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Transportation forum studies viability of RMA system

Thursday, January 8, 2009 by Kimberly Reeves

Austin may have been dealt more toll roads than any other region of the state in recent years, but it also has made more progress and had fewer logistical problems than other areas of the state facing the same job of laying down roads.

Of course, Mike Heiligenstein, executive director of the Central Texas Regional Mobility Authority, painted a fairly rosy picture at the 4th Annual Texas Transportation Forum at the Hilton Austin yesterday. In his speech, on a panel that included regional transportation leaders, he assured the audience that the regional mobility authority was a viable vehicle for road construction. 

“Can RMAs successfully develop projects?” Heiligenstein asked the audience at the Hilton Austin this morning. “US 183A came in on time and on budget. It was one of the first design-build projects in the state. That wasn’t to say it wasn’t without its hiccups and issues, but those who are commuting love it.”

RMAs were created by the Legislature in 2001, but only the CTRMA has successfully moved a project from beginning to end. Developer consortiums, under comprehensive development agreements with TxDOT, completed the three roads that constitute the Central Texas Turnpike System, an Austin-San Antonio bypass.

The only other piece of a roadway system that has seen significant progress is the additional lanes to the existing US 281 in San Antonio. The Alamo RMA is still enmeshed in the environmental approval process for the roadway.

Still, Heiligenstein speaks of the RMA model as successful. The CTRMA is in the midst of putting together the financing package for the second project, the $600 million expansion of US 290E, known as the Manor Expressway. To make the financing deal work, US 183A is being used as collateral on the project.

Of all the vehicles to put roads on the ground under House Bill 3588, the RMA was probably the cleanest and easiest to execute. As the chairman of the North Texas Transportation Authority told the audience, it took 70 meetings to hammer out an agreement between TxDOT and NTTA on SH 161, and the financials have yet to be secured for the road project, considered one of the most promising for North Texas in terms of generating potential tolls.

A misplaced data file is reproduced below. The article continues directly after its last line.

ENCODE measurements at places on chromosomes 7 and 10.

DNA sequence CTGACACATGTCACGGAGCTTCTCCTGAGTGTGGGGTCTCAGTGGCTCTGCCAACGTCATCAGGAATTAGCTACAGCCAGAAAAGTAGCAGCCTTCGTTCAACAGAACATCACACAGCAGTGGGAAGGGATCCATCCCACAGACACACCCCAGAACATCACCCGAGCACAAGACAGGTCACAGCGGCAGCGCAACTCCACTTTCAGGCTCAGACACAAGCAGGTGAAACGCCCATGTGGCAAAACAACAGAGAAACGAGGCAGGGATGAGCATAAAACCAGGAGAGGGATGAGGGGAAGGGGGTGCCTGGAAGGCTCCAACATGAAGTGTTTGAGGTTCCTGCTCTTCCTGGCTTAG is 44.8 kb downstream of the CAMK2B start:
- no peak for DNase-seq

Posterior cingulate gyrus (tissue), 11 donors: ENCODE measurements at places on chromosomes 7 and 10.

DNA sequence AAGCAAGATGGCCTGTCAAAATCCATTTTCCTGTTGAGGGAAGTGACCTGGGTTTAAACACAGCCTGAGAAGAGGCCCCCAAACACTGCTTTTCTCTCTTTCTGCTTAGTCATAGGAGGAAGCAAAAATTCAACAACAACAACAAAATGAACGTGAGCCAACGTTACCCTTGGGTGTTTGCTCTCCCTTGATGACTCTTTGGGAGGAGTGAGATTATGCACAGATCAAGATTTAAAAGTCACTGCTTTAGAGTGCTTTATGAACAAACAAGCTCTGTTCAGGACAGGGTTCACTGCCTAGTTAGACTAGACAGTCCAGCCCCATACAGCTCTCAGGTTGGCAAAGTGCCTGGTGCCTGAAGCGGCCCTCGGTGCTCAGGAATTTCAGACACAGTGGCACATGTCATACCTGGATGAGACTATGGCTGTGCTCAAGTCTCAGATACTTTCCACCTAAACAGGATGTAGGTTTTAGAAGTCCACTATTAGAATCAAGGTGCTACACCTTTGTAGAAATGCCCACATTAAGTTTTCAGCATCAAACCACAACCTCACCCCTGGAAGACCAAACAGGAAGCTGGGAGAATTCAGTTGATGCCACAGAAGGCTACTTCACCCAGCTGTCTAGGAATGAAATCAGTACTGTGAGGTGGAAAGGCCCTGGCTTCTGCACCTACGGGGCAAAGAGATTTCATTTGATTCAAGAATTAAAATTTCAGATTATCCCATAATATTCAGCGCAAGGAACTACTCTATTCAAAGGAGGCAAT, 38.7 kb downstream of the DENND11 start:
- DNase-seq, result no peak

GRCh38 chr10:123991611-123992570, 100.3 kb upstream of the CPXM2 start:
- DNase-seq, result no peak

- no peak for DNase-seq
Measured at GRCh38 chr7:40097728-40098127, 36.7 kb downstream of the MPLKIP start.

When asked what needs to happen during the legislative session to enhance and facilitate road construction, Chair Paul Wageman said the market valuation process – those 70 meetings – should be reviewed. Instead of encouraging the agencies to work together, the process tended to put NTTA and TxDOT in conflict.

Of course, the big boon to North Texas was the upfront concession of $3.2 billion that NTTA agreed to produce when it began construction of SH 121. TxDOT is holding that money in a sort of escrow account, using it as profit to build projects that are being requested by the North Texas region.

What was clear from Tuesday’s discussion with lawmakers and Wednesday’s panel of regional leaders was that it would take money to make money. When TxDOT produces the funding to build a road – free or tolled – it makes it far easier for regions to be able to apply for federal loans or go out to the bond market.

RMAs were intended to speed up the process of identifying and executing regional road problems. As was mentioned in Wednesday morning’s session, a road project, from conception to execution to completion can be 13 years. With a good head start, US 183A north of Austin was able to move from execution to completion in two years, with hardly a hitch. Traffic counts on the road are as high as 55,000 transactions a day, which is roughly double the original estimate and has led the RMA to put the toll road’s expansion on the fast track, Heiligenstein said.

The theme that Heiligenstein returned to in his speech – and this was a speech to many in the road building industry — was the need to put enough money out on the table to keep engineers on the RMAs at work, as they move from project to project. Toll roads brought together a critical mass of engineering intellect, but that won’t continue unless the RMA can provide those firms with work and jobs.

Heiligenstein disagreed with Sen. John Carona’s (R-Dallas) assertion that toll agencies needed to be spending taxpayer money in order to convince drivers that those same toll roads were a good idea. Heiligenstein noted that marketing and education – introducing the concept of toll roads to a region – is wise.

“Those are the up-front dollars necessary to work with your public,” Heiligenstein said. “It’s not cheap, and it’s not an easy process.”

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